Curiosity Luminary Rick Smolan: “I have become a convert.”

I’m really looking forward to my first Curiosity Retreat later this month, and the chance to brainstorm the future with some of the smartest people in the world.

I’m honored to be sharing a fascinating journey I’ve been on for the past 18 months, exploring a strange new land, widely talked about in labs and boardrooms from Palo Alto to Bangalore, as the world of Big Data. As with all the best journeys, when I began there were no maps to guide me, just helpful fellow travelers also trying to navigate a wild and uncharted territory.

Along the way, I asked many experts to help me understand what Big Data really means. Some define Big Data as more than what can be stored on a personal computer. Others say it isn’t just the quantity of information, but the tools that show the patterns within it. Still others choose to be metaphorical: Big Data, they told me, is the process of helping the planet grow a nervous system, one in which we are all evolving into human sensors.

The overarching message I came away with is that we are witnessing something the human race has never experienced before. The real-time visualization of data streaming in from satellites, and from billions of sensors, RFID tags, and GPS-enabled cameras and smartphones, is enabling humanity, in real time, to sense, measure, understand, and affect aspects of our existence in ways our ancestors could never have imagined in their wildest dreams.

In the lecture I’ve been invited to share at the Curiosity Retreat, I’m going to share a wide array of examples of how Big Data, still in its infancy, is sweeping, almost invisibly, through business, academia, government, health care, and everyday life. It’s already enabling us, both as individuals and as a society, to provide a healthier life for our children; to provide our seniors with independence while keeping them safe; to conserve precious resources like water and energy; to peer into our own individual genetic makeup; to create new forms of life. And soon, many predict, to reengineer our own species. And yet, we’ve barely scratched the surface.…

To be honest, at the beginning of this project I was skeptical of the many claims I heard that Big Data might one day turn out to be more transformative than the Internet. Having now traversed vast regions of this new land, I have become a convert. I am now convinced that Big Data may well turn out to be the most powerful tool set the human race will have to address the widespread challenges facing our species and our planet.

Like all new tools, Big Data carries the potential for unintended consequences. But if we are careful and wise, in the not too distant future this new set of technologies may have an impact on humanity as great as those of language and art.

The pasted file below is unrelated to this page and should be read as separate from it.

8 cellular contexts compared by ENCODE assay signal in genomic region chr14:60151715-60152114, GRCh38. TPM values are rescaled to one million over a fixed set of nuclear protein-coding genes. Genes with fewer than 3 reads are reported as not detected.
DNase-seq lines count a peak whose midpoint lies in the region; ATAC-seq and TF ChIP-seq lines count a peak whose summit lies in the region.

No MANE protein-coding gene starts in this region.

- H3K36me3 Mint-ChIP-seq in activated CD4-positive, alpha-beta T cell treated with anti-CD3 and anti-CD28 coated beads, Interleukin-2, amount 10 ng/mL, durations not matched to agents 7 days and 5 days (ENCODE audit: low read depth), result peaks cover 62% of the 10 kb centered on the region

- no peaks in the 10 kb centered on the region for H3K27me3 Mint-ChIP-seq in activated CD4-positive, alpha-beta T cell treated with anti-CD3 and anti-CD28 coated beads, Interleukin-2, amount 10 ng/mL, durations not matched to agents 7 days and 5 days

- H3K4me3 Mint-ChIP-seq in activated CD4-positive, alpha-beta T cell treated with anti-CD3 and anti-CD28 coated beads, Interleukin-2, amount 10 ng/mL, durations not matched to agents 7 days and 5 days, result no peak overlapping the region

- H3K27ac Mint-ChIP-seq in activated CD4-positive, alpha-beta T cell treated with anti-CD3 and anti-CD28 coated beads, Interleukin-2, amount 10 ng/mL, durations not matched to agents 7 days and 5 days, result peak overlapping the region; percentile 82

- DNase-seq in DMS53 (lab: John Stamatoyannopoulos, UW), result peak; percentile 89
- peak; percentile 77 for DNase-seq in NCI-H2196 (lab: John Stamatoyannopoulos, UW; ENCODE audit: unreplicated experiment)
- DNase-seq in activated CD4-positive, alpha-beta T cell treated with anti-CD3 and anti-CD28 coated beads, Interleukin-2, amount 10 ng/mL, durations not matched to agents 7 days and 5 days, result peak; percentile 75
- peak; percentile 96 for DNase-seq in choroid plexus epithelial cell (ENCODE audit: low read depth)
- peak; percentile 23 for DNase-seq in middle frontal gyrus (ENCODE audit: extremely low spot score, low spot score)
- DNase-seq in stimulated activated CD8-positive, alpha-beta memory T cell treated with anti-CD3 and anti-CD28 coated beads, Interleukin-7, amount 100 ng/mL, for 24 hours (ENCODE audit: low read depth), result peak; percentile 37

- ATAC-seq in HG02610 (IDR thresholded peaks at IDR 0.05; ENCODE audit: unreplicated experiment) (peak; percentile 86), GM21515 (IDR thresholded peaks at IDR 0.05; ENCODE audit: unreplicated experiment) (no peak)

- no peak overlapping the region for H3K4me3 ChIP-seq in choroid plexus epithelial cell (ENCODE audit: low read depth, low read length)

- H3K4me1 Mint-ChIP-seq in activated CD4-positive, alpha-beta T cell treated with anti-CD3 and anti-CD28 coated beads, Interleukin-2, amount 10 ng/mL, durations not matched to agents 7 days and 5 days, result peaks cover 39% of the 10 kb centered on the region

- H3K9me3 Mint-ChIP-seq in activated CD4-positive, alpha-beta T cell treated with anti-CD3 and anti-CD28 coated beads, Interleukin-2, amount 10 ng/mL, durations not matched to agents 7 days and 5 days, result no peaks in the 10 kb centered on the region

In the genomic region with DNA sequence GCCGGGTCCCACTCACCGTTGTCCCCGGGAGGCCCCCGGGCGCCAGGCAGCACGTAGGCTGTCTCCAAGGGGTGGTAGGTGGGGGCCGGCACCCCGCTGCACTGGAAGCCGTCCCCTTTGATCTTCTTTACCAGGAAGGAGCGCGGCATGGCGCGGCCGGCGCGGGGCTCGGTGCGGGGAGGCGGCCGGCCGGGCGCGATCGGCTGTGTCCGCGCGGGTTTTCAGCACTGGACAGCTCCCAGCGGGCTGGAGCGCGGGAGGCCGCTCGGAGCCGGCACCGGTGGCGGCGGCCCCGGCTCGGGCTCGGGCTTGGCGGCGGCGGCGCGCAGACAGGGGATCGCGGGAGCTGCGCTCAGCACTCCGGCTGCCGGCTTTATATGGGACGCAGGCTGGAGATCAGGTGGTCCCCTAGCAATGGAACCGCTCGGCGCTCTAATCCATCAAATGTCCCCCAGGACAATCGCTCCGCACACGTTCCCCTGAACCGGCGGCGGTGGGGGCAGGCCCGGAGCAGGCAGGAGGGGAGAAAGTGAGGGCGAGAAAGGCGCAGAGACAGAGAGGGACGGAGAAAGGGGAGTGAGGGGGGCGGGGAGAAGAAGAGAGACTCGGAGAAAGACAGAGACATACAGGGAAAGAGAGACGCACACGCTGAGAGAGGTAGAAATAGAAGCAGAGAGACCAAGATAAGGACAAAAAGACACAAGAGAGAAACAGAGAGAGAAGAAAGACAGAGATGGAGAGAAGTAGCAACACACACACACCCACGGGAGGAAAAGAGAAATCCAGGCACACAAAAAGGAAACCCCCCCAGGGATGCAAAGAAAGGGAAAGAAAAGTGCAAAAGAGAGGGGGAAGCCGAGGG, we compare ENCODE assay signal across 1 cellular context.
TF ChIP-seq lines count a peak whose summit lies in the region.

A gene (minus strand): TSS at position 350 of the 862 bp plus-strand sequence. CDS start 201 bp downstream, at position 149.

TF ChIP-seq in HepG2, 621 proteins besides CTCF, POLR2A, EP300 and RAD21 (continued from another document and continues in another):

Rick Smolan
Founder
Against All Odds Productions

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The Search for Intelligent Life and a Champagne toast

It is a question as enduring as time itself: “Are we alone in the Universe?” Astronomer Dr. Jill Tarter, who is the former Director of the SETI Institute (the Search for Extraterrestrial Intelligence) has been asking that critical question for most of her professional life. And, of course as we know – it remains unknown, and perhaps unknowable – for now. I interviewed Dr. Tarter about the potential for such an historic discovery at our Curiosity Studio in Gateway, Colorado:

“I think there is a possibility for life, and some of it being intelligent to exist beyond the earth…We are made out of the elements that were fused up inside massive stars that blew up billions of years ago…Although we can’t tell you exactly how the chemistry turned into biology, it clearly did on this planet a long time ago.”

An intriguing and unanswered key question is what should Planet Earth do if intelligent life is found elsewhere in the Cosmos? Should humans actively reach out? Or should we stay silent? Are there inherent dangers and risks if Earth does make contact with alien life? Are we prepared as a planet? Are the right protocols in place? Who would actually speak for Planet Earth, and what would we say? Well, Dr. Tarter thinks it is worth the risk:

“Well, I think it would change everything and change everything quite quickly. So the very first thing that we’re going to do is drink champagne that’s been sitting in the refrigerator for all these decades. And then we’ll get busy with the follow up protocol. This is pretty big stuff.”

I asked Dr. Tarter what are the tools and technology scientists are using to explore the universe for intelligent life? It is called a radio telescope and Dr. Tarter explains how it works:

“We can take a lot of energy and compress it all into just one channel on a radio dial where nature is more profligate. Nature spreads the energy she emits over many, many frequencies. For efficiency, we compress it into one and that doesn’t look like Mother Nature. So that’s our sandbox, kinds of signals that don’t appear to be the sorts of things that nature can create.”

So for now, fifty years or so into the search, Dr. Tarter and the scientists at SETI continue their unique exploration of the Cosmos, hoping that one day, or night, Planet Earth might hear that ping…and then…!

 

Richard Sergay
Chief Curator
CuriosityStream

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